Now, in FIGS. 8-10 it is noted that the flat surfaces of the valve paddle are without grooves while the O-rings 60 sit within corresponding grooves 61 in the valve body adjacent to the channel for the valve and the flow passage.

Although the drawings show a manually operated rotatable handle to provide linear movement of the valve paddle, such movement could also be achieved by other actuating means, such as pneumatic or hydraulic cylinder means, digitally controlled linear actuator means, and the like. Such other control techniques would allow remote actuation of the valve.

Other advantageous features of this invention are the fact that the O-rings provide a self-cleaning function during the course of normal valve operation and usage, due to the rubbing (or honing) of the interior contiguous surfaces of the machined valve slot. The fact that two O-rings are in place, one on each flat surface of the valve stem paddle, provides a natural back-up seal. If one of the two O-rings sustains damage through wear or other means, the second O-ring provides complete sealing capabilities between the upstream and downstream orifices of the process line. Process line detritus, i.e., fragments or contamination, which often collects on the wetted surfaces of the internals of any manifold or valve are naturally wiped off the sealing interior surfaces by motion of the valve stem paddle and O-ring arrangement in accordance with the present invention.

Although the valve stem paddle is linearly movable until its O-rings are in proper alignment with the flow passageways and the paddle can move no further, i.e., when the paddle has reached the end of its permissible travel, its O-rings are automatically in proper alignment with the flow passageways. Also, the slot through which the paddle moves has an extension which provides a pocket or chamber (23B) to receive any detritus that has been wiped clean as the paddle moves through the slot to the extent of its travel.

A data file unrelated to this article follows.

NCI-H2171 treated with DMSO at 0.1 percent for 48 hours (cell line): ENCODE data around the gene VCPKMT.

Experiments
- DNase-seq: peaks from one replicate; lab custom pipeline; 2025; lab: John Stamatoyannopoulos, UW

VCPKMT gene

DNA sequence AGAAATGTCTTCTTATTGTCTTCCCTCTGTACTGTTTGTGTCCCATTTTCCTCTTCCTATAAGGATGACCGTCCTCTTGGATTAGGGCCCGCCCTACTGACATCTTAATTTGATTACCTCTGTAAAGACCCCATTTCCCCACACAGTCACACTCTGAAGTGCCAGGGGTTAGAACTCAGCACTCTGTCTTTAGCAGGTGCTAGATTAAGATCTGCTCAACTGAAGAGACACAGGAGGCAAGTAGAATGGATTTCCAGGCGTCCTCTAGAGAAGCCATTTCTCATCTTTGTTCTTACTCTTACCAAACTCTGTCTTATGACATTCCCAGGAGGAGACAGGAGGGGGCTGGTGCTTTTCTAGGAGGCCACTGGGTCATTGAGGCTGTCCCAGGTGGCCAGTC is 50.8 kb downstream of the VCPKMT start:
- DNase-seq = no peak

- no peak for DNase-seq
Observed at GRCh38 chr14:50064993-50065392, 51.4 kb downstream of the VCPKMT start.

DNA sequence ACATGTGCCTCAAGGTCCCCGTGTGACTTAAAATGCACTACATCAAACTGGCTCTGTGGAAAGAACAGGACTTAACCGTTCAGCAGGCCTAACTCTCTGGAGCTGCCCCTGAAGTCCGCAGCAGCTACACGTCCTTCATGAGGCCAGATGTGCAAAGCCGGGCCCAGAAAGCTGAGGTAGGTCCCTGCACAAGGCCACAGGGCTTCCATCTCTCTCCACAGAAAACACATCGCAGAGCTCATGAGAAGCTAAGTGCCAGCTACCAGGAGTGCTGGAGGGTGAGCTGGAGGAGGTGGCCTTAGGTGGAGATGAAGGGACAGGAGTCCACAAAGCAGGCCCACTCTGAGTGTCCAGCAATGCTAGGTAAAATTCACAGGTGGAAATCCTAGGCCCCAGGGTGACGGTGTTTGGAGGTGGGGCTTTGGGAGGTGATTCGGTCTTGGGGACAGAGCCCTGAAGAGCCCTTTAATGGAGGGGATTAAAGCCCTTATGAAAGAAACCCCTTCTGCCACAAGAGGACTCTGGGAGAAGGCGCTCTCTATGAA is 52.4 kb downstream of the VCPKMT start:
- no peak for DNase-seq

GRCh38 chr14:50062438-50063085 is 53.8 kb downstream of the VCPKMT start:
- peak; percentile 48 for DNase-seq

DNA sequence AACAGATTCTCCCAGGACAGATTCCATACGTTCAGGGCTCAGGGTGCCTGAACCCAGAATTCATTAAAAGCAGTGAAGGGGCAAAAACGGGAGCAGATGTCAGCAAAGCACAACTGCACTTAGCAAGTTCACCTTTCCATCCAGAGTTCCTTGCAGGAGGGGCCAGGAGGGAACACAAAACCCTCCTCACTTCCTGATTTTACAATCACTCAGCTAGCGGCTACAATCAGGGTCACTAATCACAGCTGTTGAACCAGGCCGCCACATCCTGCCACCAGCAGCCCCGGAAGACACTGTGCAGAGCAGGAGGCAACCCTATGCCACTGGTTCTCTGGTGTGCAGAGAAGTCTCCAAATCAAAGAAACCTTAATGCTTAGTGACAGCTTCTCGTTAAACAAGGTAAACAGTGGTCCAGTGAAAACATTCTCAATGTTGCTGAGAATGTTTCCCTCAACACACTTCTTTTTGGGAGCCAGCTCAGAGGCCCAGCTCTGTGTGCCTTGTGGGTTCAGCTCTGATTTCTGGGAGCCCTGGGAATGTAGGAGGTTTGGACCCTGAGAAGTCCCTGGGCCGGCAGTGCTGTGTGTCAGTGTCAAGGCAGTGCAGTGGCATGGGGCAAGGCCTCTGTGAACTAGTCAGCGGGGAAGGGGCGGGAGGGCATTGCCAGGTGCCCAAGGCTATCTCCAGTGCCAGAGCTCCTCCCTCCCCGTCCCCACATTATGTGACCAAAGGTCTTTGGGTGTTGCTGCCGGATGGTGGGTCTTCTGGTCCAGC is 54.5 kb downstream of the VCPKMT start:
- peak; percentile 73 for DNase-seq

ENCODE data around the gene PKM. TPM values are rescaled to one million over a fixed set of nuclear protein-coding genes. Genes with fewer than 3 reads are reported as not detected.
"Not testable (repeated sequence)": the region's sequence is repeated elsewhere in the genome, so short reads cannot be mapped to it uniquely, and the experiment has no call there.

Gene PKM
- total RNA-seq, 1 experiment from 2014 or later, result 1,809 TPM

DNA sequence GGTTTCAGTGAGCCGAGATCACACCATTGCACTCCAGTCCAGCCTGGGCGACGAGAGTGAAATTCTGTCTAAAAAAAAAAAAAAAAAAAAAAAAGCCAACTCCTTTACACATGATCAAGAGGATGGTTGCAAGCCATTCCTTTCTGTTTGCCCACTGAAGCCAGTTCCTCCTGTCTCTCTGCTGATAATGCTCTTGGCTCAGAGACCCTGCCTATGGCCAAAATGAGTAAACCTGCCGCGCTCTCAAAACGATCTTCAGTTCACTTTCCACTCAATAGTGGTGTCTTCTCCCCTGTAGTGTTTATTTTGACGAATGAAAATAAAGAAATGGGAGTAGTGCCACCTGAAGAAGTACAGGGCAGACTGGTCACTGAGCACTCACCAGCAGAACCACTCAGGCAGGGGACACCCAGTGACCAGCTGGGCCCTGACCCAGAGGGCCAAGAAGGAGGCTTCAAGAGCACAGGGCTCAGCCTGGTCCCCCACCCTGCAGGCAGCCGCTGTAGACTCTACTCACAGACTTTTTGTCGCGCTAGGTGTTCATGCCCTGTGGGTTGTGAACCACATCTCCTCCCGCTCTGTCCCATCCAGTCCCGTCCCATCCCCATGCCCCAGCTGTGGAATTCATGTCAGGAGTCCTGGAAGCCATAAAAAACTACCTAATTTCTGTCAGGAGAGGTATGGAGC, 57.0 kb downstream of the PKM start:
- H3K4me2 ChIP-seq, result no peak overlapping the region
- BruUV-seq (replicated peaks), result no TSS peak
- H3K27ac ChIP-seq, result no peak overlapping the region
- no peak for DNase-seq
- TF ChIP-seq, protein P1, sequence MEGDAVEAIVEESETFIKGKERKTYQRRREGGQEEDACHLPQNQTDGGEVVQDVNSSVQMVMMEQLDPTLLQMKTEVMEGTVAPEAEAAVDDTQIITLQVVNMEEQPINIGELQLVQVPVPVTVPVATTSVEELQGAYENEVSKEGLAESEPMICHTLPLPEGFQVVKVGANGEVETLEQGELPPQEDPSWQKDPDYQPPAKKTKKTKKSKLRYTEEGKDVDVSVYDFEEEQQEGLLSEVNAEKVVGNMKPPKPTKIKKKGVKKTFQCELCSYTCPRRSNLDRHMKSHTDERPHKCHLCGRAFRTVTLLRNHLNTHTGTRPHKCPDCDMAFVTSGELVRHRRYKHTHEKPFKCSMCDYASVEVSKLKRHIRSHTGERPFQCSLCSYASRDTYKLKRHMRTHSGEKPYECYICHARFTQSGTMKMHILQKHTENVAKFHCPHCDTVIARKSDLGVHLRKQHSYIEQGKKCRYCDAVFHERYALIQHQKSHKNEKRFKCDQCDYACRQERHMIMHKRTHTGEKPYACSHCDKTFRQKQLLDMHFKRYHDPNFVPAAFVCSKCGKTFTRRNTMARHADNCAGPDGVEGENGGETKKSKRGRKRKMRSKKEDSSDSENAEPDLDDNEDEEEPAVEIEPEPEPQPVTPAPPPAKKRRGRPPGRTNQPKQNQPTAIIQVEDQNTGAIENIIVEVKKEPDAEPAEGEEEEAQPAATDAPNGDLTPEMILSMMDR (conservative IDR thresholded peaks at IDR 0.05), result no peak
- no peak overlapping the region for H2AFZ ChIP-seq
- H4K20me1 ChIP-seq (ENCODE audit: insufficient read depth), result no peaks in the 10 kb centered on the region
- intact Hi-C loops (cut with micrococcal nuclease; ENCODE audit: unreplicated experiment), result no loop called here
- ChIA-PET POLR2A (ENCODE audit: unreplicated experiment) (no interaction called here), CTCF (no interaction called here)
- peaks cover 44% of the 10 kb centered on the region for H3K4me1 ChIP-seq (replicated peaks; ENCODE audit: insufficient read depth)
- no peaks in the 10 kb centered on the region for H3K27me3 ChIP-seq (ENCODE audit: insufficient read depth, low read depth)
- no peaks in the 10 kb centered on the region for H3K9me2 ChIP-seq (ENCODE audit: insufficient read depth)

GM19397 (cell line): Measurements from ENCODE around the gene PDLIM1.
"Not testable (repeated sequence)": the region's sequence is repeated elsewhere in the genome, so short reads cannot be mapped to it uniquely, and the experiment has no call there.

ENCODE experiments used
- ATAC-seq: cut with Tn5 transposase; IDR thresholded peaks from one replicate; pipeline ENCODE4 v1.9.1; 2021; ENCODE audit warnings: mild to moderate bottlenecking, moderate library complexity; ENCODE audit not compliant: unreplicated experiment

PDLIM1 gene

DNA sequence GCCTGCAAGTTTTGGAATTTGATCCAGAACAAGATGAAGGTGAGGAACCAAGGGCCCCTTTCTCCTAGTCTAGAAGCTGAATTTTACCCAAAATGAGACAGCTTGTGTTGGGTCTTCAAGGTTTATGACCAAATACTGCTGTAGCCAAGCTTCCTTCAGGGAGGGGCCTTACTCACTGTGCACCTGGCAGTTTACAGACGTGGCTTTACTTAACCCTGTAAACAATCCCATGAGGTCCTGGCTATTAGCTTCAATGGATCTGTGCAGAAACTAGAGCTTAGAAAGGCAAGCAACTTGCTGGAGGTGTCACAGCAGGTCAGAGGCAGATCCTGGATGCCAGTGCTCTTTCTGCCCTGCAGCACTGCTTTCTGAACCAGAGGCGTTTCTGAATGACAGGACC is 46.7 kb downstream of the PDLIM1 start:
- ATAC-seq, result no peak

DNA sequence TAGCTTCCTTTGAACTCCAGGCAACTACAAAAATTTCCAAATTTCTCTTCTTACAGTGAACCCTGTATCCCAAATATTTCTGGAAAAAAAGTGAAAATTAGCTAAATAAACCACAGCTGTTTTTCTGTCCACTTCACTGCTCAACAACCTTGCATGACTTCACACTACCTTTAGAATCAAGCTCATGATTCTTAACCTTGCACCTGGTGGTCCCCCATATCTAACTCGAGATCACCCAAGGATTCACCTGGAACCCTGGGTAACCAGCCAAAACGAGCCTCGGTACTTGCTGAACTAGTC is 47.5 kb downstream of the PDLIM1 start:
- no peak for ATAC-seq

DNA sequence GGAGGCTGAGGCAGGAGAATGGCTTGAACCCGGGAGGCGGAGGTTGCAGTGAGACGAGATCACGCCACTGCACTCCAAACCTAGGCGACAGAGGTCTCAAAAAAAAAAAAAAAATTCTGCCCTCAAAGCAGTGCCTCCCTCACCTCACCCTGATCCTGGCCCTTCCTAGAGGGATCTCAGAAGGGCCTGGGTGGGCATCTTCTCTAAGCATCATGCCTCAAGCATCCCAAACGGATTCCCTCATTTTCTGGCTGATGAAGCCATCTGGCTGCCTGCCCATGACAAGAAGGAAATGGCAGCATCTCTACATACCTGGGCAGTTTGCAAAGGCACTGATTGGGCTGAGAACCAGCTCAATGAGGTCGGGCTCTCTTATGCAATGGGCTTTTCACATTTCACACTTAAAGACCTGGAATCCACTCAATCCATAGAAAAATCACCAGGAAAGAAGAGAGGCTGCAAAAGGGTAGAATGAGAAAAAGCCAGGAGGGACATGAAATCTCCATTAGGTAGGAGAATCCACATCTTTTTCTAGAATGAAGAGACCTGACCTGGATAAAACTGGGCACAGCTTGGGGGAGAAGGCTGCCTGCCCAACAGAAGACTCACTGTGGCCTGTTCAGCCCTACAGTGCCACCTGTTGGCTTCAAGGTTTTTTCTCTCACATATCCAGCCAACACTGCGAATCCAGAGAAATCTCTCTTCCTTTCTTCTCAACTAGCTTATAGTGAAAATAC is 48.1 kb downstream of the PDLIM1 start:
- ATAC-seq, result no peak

In the normal operation of the valve, the O-rings preferably do not fully withdraw from the machined valve pocket or slot, although the paddle preferably does withdraw sufficiently so that the flow passages are completely open, which allows for easy “rod-ability”, i.e., cleaning, of the flow passages.

As indicated before, there is described herein two embodiments that support the sealing member either in the valve body or on the valve stem. These embodiments have been described as using a pair of sealing members. However, the invention can also be readily practiced using only one sealing member. In the first embodiment that would include only one O-ring 26 on just one of the flat surfaces 48 of the valve paddle. The sealing member can be on either side of the valve paddle and effectively provides a seal to flow in the main passage. In the second embodiment only one O-ring 60 may be used. Again, that can be disposed on either side of the paddle in the body structure.

There has been described herein one arrangement for linearly moving the valve paddle, however, it is understood that various other arrangement can be employed. Both left and right hand threading may be employed. Other mechanisms may be used to move the valve paddle linearly such a rack and pinion arrangement or other known mechanisms.

Another advantage of the valve of this invention is that the operation of the valve is not contingent upon the material composition of the O-rings, although, depending on the flow material, softer or harder seals may be used as required. One of the advantages of the valve structure of the present invention is the use of O-rings as the sealing surface on a reciprocating valve paddle, substantially as described herein and including all equivalents thereof.

While this disclosure has been particularly shown and described with references to preferred embodiments thereof, it will be understood by those skilled in the art that various changes in form and details may be made therein without departing from the spirit and scope of the disclosure as defined by the appended claims.

Referenced by
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US7461997 *Dec 22, 2006Dec 9, 2008Mack Ii Thomas MSidewalk and slab lifting system
US8097083 *Oct 6, 2005Jan 17, 2012China Star Optoelectronics International (Hk) LimitedOperating method for a large dimension plasma enhanced atomic layer deposition cavity and an apparatus thereof
US20110240157 *Dec 3, 2009Oct 6, 2011David John JonesPipeline protection systems
Classifications
U.S. Classification137/884
International ClassificationF16K3/02, F16K27/00
Cooperative ClassificationF16K27/003, F16K3/0272
European ClassificationF16K3/02K, F16K27/00B